In May 2014, I posted a review on HubSpot’s Marketing platform. The review was the culmination of several months of testing and discussions with HubSpot staff. Since I approached it as a competitor to Marketo, my recommendation was to stick with Marketo if that’s what you were using. [Updated June 26, 2016 with new links].
I stand by that recommendation.
In the past 18 months, HubSpot has shifted to become a Sales and Marketing platform firm for very-small businesses to SMBs. This change indicates that HubSpot is less interested in the SMB-Enterprise segments where Marketo and Eloqua are dominant.
In this updated review on HubSpot’s Marketing platform, I will go over a few of the things that have changed and which type of firms may benefit.
Design Manager is Updated
One of my gripes with the last version of HubSpot was the interface, especially the lack of a good user interface for files and Campaigns/Workflows. While the Campaign interface still lacks good visibility, the Design Manager is much improved.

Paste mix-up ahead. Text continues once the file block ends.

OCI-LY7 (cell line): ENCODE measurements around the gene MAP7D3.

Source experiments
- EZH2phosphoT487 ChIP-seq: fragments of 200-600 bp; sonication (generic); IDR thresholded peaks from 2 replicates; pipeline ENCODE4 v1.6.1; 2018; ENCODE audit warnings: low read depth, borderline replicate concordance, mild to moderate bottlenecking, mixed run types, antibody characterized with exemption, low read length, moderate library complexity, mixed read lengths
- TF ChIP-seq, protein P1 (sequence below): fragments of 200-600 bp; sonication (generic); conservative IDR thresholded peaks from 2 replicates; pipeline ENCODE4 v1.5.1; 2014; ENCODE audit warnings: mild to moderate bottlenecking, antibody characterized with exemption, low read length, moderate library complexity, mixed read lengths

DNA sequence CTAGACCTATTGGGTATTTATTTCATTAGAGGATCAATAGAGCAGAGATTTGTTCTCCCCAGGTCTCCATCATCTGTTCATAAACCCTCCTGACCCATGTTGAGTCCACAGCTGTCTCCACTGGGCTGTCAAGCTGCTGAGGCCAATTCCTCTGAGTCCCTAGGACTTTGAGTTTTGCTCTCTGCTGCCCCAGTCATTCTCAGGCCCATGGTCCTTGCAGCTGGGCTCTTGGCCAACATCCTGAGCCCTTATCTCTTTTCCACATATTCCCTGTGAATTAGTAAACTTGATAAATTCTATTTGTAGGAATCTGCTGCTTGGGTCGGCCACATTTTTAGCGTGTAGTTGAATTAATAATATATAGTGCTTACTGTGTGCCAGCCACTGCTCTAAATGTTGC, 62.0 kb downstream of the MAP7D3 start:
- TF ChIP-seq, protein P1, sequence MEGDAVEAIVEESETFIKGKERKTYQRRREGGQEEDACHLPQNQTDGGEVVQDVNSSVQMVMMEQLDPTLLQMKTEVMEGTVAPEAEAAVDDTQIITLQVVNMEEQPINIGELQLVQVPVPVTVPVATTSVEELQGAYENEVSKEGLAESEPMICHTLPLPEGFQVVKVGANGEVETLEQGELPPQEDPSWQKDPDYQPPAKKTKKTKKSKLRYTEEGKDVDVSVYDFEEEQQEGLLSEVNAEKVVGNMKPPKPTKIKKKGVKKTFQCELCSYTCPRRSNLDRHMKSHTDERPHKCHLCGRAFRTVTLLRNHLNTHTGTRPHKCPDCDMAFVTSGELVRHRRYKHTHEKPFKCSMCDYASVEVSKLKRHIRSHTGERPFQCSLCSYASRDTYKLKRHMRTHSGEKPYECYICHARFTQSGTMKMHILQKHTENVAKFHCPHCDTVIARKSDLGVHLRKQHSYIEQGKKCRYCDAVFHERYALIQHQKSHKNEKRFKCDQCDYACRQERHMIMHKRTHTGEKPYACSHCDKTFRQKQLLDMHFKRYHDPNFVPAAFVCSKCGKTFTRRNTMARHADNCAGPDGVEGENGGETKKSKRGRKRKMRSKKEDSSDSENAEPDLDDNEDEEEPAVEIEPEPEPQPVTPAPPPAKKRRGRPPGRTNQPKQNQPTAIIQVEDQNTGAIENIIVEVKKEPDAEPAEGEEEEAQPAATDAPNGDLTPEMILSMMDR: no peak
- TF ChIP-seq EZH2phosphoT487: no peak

- File Manager – now you can easily upload files and manage domains if you post files for download. You can even archive older files without losing data.
- Tabs – this new feature seems like a way to view and manage multiple templates.
- CSS Files – this is a much improved method of controlling one or more layouts. Marketo could definitely use this.
- Template Creator – akin to Marketo’s Guided Page Templates, HubSpot offers an easy to use Landing Page Template creator.
I came across the new Workflow system. In HubSpot, Workflows are distinguished from Campaigns, even though they are similar in function. The changes appear to be mostly at the Smart List level, allowing the user to more easily select groups of leads on a behavior basis. There are also more Flow Actions available. In many ways, it does make sense to differentiate workflows from campaigns, however, I tend to think of a workflow as any set of steps from an email to a data change…but that’s just how Marketo works too.
As of today, the Beta Workflows are available to Professional or Enterprise customers or members of the Beta Program.
Native Salesforce Sync Support
In my original review of 2014, HubSpot had API capabilities, but few native connectors. In fact, Salesforce syncing was limited and not native at all, in contrast to major competitors. At the end of May 2015, HubSpot announced a new partnership with Salesforce to continue their work together, despite competing in the lower end of the MAP space. It turns out that only 20% of HB customers use SFDC and many more use no CRM at all. (Clearly a reason to build HubSpot CRM, no?).